The Ray-Way Backpack Kit

Make Your Own Backpack!

Ray-Way Products

Ray & Jenny Jardine

Carrying a Foam Pad page 9 of 19

Pg 9: Carrying a Foam Pad

For camping, we recommend a thin closed-cell foam sleeping pad, (as opposed to a thicker pad or inflatable) in order to save weight. We also recommend carrying this pad in the backpack, internally, to protect it from catching on brush or blow-downs.

One method of carrying a closed cell pad internally is to roll it up and place it in the empty backpack, vertically, and then un-roll it part way so that it takes the shape of a hollow cylinder the same size as the backpack. This leaves no space between the pad and the wall of the pack. Then load the other gear inside the hollow cylinder.

This works in a pinch, but is difficult to load into the backpack, and then more difficult to extract from the pack at day's end.

A better method is to make the foam pad foldable.

Our Ray-Way Sleeping Pad Kit will allow you to make an ordinary thin closed-cell foam pad foldable, so it fits snugly into your Ray-Way Backpack, placed against the back. This works so well that we use it on every trip.

To carry a foam pad in the backpack, whether folded or rolled, the backpack must be somewhat over-sized, to compensate for the space taken by the foam pad.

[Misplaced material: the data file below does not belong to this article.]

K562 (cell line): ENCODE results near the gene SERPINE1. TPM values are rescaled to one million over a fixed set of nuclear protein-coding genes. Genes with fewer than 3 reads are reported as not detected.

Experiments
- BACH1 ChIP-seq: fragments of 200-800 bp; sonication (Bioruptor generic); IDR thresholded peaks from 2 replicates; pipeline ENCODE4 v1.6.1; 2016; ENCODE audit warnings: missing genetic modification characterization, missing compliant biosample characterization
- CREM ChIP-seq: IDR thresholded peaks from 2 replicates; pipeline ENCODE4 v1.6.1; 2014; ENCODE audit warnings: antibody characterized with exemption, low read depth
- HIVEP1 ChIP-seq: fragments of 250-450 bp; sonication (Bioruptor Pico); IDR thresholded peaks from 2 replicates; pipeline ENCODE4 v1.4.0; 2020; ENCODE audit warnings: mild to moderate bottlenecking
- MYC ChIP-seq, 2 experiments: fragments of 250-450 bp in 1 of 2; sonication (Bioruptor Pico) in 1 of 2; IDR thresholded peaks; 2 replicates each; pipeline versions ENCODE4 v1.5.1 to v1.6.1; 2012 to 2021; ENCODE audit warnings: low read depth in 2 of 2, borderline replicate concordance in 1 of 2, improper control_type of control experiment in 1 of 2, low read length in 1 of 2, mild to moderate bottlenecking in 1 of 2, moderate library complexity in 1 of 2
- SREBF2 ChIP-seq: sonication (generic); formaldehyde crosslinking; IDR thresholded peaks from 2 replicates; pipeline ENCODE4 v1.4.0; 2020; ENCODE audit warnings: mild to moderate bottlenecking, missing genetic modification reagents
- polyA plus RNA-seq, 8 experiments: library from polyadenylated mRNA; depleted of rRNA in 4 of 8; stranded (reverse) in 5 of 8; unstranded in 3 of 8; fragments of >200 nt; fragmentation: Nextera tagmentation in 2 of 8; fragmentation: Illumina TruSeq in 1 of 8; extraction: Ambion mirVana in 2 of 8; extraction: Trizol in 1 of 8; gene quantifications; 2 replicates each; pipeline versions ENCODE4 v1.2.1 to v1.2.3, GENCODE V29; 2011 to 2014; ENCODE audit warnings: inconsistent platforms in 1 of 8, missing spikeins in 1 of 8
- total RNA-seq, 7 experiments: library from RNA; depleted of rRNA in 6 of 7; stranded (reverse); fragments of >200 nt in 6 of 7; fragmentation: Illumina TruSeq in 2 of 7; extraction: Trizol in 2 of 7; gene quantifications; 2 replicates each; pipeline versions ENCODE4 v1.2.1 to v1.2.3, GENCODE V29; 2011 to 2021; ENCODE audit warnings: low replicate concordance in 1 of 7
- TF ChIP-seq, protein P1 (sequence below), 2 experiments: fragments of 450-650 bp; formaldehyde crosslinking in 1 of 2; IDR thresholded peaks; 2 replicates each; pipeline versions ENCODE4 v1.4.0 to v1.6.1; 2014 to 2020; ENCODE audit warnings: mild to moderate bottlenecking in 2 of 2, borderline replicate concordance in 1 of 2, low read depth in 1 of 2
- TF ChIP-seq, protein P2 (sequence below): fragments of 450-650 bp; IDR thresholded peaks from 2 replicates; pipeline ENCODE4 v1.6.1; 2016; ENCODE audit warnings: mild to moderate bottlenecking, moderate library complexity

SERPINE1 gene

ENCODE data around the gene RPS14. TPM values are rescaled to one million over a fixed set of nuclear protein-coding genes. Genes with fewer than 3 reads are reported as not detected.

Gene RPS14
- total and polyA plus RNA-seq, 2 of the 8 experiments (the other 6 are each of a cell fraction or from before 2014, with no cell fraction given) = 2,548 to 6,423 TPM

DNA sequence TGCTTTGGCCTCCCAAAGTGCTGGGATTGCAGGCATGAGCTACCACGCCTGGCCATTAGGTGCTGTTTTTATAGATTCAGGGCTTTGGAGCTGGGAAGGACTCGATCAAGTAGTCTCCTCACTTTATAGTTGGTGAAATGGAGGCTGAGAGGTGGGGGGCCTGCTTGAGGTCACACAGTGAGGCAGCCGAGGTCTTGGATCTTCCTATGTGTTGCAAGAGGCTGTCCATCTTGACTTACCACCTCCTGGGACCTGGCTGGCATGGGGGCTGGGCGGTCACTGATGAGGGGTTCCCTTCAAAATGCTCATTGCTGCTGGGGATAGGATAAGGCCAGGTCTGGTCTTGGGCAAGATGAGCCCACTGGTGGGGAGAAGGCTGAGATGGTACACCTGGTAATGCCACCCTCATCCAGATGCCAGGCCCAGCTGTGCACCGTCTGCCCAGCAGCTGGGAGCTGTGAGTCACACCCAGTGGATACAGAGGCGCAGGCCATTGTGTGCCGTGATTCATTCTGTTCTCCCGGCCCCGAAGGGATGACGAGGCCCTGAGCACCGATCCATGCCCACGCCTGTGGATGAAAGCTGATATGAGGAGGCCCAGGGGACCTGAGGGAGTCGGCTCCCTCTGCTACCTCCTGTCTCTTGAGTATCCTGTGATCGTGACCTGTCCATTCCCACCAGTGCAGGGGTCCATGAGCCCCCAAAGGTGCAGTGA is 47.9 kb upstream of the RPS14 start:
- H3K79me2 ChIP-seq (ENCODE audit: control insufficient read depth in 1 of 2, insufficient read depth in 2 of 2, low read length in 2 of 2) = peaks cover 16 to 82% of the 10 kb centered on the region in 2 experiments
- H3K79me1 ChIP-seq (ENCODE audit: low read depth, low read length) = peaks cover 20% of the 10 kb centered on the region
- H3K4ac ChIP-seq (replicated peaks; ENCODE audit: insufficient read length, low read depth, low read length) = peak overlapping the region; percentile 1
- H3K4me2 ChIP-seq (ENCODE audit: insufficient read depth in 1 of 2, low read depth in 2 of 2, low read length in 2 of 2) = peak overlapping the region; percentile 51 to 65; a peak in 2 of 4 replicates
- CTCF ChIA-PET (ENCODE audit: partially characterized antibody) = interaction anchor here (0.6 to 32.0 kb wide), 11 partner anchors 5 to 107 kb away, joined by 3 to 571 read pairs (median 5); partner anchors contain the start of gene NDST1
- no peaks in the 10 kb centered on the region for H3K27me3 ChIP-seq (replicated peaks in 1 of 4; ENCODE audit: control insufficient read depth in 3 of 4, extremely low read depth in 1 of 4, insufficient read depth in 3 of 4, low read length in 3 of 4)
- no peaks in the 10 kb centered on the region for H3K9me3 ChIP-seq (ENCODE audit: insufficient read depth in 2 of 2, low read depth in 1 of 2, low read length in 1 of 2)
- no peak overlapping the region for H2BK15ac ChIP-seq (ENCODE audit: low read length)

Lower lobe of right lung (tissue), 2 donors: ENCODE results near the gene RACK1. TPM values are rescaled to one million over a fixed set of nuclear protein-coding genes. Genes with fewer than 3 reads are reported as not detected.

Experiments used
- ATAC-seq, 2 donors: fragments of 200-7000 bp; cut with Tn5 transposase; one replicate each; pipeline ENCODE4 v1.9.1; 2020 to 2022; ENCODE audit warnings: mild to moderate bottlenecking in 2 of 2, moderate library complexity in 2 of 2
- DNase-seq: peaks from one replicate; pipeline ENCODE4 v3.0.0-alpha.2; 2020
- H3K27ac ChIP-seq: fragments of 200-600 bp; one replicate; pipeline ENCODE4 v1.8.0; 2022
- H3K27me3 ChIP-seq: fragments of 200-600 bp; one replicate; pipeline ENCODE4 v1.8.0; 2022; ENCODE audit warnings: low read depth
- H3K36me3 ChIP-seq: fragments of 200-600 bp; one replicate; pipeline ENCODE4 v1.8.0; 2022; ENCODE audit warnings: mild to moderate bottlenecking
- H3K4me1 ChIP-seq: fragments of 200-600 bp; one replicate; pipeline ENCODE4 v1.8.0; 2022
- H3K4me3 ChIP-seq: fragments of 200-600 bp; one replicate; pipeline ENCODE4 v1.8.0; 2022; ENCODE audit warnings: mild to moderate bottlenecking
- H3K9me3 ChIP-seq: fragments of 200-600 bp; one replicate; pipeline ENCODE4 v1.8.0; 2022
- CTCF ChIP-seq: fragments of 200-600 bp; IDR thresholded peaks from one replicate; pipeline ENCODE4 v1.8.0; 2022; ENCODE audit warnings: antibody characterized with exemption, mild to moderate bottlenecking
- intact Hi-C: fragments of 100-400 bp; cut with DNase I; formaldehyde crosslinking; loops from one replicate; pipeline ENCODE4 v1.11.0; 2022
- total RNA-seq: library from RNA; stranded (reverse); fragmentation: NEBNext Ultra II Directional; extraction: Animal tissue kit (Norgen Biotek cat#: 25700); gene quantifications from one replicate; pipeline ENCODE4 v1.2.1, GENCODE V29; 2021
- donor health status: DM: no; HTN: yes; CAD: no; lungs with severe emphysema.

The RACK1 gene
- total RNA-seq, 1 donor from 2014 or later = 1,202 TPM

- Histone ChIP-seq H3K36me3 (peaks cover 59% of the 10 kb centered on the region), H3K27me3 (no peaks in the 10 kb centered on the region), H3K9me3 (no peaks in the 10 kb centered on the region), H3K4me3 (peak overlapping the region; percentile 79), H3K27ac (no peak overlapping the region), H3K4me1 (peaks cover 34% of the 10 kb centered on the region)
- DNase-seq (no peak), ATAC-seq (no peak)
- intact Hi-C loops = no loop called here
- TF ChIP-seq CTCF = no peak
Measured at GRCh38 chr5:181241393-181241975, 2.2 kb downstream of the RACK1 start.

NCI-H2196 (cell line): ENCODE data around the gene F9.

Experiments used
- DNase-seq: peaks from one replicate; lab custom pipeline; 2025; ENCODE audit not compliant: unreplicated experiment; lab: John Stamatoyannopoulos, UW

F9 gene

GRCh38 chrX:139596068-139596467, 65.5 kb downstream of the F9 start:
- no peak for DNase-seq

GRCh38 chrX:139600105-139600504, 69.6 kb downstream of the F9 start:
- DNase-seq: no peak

How much over-sized?

First, multiply the pad's width by the length by the thickness.

For example, if I have a foam pad that measures 20" x 72" x 3/8", that would be 540 cubic inches. If I were determining my needed pack capacity, I would add that number to the volume of gear required. So if I needed a 2,400 cubes backpack, I would add 540 for the pad, so my volume requirement would be 2,400 + 540 = 2,940 cubic inches.

Then if I needed to use the 540 for other things, for example if I am hiking away from a grocery store with a load of food, then I might remove the pad and tie it temporary on the outside.

This works for the type of foam pad that folds, or rolls.

Of course if I were to plan for a hike in summer time, a 20" x 72" x 3/8" pad would be over-kill, at least for me. But I am just giving the general idea of how a person can figure the pad into one's capacity requirement.

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